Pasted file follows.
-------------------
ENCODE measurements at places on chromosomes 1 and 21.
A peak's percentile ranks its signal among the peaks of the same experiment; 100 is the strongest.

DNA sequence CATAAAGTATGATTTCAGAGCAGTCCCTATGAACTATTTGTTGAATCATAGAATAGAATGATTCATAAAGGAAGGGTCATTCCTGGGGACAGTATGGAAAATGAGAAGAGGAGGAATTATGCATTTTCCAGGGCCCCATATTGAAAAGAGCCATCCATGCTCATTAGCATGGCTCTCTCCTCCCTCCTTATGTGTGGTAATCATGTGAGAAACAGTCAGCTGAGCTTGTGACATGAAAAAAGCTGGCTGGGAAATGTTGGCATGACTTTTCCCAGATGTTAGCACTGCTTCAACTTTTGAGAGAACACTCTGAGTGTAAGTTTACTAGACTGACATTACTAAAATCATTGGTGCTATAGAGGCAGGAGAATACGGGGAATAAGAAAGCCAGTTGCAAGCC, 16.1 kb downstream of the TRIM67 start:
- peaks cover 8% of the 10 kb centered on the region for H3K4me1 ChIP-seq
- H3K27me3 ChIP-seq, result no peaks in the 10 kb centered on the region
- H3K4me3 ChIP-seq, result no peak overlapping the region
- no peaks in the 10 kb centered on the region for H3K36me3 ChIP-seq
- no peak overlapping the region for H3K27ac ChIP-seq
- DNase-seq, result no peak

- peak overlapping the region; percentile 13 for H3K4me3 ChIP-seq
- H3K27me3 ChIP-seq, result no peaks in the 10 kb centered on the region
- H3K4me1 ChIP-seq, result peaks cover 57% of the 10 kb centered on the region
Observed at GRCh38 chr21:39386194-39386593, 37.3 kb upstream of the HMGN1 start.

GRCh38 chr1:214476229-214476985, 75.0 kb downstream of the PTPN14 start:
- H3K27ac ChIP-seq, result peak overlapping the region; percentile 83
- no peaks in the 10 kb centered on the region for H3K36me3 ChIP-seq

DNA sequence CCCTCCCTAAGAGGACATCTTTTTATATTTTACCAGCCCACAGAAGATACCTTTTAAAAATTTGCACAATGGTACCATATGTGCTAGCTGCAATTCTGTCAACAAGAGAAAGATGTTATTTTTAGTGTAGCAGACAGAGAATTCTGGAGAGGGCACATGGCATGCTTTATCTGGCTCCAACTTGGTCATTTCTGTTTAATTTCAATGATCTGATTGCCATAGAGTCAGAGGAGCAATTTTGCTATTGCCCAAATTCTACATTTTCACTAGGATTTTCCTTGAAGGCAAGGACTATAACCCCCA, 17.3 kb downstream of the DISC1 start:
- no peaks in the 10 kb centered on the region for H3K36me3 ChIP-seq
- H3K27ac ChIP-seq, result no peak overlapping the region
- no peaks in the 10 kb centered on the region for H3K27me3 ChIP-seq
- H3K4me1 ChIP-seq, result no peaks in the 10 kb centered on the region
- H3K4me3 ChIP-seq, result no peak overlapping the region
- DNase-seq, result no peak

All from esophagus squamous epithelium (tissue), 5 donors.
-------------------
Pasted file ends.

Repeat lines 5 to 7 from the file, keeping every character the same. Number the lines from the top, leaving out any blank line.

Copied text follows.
- H3K27me3 ChIP-seq, result no peaks in the 10 kb centered on the region
- H3K4me3 ChIP-seq, result no peak overlapping the region
- no peaks in the 10 kb centered on the region for H3K36me3 ChIP-seq